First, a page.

On December 4, 2017, securities industry lawyers and Compliance personnel gathered in Manhattan for a “fireside chat” between Ira D. Hammerman, SIFMA’s Executive Vice President and General Counsel, and Susan A. Schroeder, FINRA’s recently-promoted Executive Vice President and Head of Enforcement. This Alert highlights the key regulatory and enforcement issues that were covered and offers a few points for consideration. 

Ira and Susan covered a lot of ground during the hour-long chat and Susan provided useful insights. Macro subjects included references to FINRA360 and Chairman Cook’s listening tour, and their potential impact on FINRA processes and focus. For now, there seems to be a lot of emphasis on nuts and bolts (“blocking and tackling”) sales practice issues, e.g., the recent headline cases based on fraud against a senior investor, UITs and volatility-based products. Takeaway: keep training those FAs and managers and working on your surveillance systems. 

The industry remains very concerned with fairness and consistency in FINRA’s processes concerning sanctions and Schroeder assured the audience that FINRA too is focused on these issues. Although total fines will be lower in 2017 than they were in 2016, in 2016 there were a few very large cases that skewed the year’s results and 2017 represents a return to the norm. Takeaway: do your precedents/Sanctions Guideline research and make sure that you request, obtain and analyze the authority upon which Enforcement is relying.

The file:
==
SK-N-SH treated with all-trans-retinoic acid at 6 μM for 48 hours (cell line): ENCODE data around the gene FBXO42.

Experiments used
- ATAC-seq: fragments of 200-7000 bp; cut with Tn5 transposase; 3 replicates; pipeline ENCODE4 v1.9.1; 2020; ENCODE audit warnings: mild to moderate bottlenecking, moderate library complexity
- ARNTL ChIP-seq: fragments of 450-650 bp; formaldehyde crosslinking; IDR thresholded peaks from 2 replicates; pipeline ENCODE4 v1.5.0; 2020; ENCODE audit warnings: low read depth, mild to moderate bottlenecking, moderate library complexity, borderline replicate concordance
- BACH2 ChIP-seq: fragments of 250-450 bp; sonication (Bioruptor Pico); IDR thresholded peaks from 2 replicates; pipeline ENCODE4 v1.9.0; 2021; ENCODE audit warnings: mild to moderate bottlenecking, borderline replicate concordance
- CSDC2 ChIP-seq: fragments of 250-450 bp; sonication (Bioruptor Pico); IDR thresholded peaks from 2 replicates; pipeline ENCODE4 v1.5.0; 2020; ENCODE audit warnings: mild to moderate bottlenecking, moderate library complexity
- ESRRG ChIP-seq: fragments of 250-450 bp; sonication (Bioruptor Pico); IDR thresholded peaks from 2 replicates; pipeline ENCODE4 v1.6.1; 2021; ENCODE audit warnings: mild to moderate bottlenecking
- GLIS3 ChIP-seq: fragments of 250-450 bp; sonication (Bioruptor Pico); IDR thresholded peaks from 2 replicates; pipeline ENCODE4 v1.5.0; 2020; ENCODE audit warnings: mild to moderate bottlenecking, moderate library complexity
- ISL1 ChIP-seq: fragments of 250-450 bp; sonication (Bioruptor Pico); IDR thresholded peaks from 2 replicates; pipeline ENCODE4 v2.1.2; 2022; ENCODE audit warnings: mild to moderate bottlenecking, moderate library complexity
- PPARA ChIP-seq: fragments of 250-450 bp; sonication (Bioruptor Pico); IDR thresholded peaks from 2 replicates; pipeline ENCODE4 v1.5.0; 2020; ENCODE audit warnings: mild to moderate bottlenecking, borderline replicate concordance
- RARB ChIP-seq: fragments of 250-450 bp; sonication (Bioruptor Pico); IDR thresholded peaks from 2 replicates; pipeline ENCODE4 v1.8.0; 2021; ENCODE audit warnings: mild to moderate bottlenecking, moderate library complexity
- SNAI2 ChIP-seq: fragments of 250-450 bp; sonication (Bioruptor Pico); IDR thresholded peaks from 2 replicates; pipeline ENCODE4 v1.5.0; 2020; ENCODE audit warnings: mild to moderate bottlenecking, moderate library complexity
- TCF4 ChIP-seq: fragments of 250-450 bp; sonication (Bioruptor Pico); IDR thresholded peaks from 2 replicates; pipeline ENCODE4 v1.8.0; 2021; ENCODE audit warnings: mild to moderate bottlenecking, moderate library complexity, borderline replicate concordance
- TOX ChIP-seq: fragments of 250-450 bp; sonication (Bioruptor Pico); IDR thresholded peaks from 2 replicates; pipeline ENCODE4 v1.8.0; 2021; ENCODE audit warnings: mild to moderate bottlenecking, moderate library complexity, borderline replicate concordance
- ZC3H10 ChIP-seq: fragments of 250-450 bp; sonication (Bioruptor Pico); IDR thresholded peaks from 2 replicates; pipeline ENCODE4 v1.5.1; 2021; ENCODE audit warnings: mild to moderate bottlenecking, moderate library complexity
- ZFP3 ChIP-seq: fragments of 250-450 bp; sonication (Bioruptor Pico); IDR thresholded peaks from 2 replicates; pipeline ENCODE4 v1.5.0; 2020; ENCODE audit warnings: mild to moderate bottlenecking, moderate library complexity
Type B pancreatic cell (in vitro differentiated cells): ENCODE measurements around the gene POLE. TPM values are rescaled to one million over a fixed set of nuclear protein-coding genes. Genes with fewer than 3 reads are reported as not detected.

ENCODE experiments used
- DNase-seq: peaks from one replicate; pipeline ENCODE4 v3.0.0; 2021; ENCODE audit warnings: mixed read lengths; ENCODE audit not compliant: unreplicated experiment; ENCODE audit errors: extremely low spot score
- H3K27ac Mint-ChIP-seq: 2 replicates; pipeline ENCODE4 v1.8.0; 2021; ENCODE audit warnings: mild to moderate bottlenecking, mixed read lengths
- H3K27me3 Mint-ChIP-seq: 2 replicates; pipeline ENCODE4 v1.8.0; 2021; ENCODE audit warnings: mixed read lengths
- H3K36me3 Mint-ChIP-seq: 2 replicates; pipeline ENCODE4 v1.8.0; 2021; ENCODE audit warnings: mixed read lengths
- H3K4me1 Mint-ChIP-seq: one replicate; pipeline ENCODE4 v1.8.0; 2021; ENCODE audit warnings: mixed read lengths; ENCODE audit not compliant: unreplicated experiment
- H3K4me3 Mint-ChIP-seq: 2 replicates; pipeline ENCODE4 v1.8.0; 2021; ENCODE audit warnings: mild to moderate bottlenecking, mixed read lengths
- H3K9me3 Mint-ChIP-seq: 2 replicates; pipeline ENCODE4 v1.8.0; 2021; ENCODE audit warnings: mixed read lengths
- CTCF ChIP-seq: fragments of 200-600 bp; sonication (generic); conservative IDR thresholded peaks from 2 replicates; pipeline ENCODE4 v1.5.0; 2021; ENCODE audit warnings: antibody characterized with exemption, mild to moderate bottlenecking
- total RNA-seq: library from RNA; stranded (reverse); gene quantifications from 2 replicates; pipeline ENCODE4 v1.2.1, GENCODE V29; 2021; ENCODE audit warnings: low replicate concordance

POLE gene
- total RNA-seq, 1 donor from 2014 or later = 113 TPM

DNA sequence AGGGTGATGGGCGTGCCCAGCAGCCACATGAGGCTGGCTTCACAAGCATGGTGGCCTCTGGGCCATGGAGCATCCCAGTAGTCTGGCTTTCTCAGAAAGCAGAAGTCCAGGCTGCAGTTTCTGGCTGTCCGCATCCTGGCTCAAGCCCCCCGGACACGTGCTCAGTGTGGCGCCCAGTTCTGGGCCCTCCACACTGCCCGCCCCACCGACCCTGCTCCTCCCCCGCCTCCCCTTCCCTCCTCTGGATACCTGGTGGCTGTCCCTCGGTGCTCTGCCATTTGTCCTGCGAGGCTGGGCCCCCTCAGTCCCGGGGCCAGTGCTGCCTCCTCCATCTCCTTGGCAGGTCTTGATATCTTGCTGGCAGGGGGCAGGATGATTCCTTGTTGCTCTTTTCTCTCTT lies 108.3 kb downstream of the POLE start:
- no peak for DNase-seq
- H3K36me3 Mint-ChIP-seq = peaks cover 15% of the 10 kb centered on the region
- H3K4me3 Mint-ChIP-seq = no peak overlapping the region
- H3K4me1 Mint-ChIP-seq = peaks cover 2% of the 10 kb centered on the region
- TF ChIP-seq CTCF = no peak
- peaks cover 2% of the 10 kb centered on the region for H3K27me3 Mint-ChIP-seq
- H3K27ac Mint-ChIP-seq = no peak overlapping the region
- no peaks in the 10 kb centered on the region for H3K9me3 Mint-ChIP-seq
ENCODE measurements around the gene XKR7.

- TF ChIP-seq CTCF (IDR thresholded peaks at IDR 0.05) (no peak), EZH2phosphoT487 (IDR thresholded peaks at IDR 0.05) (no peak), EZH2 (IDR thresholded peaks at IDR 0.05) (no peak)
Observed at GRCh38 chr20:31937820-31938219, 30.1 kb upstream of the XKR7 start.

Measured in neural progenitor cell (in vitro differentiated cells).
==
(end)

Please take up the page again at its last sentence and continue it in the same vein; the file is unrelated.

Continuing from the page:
With respect to infrastructure, Susan provided an overview of FINRA’s pending efforts to integrate its main enforcement team and its markets enforcement team into one unit. As many in the industry have experienced first-hand, such major consolidations are intended to achieve efficiencies and at the same time, they generally present layers of challenges and some time to work out the kinks. Time will tell how the finished product impacts markets-related and other investigations. 

An enforcement panel would not be complete without a discussion of industry concern about regulators “piling on” and regulators’ discussion of their efforts to try to avoid duplication where possible. Schroeder emphasized that FINRA is very sensitive to these issues and noted that she and SEC co-head of Enforcement Stephanie Avakian were partners at WilmerHale. With respect to industry concerns about duplicative investigations as well as other staff-related concerns that arise during investigations, Schroeder said that FINRA expects and welcomes escalation. Takeaway: this is kind of a no-brainer but always let the staff member know what you are doing and why, be respectful and pick your shots.

Last but certainly not least, there was discussion concerning the evergreen issues of credit for cooperation, when cooperation becomes “extraordinary,” the impact of Rule 4530 on these issues and recent cases in which firms have received credit for extraordinary cooperation. Although Regulatory Notice 08-70 remains in full force and affect, it would not be surprising to see FINRA update its guidance during the next few years. 

In sum, this was a lively, free-flowing discussion that provided useful insights into FINRA’s Enforcement program.


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